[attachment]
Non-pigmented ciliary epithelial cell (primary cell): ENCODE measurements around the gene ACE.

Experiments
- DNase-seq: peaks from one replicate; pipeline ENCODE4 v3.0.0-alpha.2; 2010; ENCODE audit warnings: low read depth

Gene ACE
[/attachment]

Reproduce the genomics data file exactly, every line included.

Non-pigmented ciliary epithelial cell (primary cell): ENCODE measurements around the gene ACE.

Experiments
- DNase-seq: peaks from one replicate; pipeline ENCODE4 v3.0.0-alpha.2; 2010; ENCODE audit warnings: low read depth

Gene ACE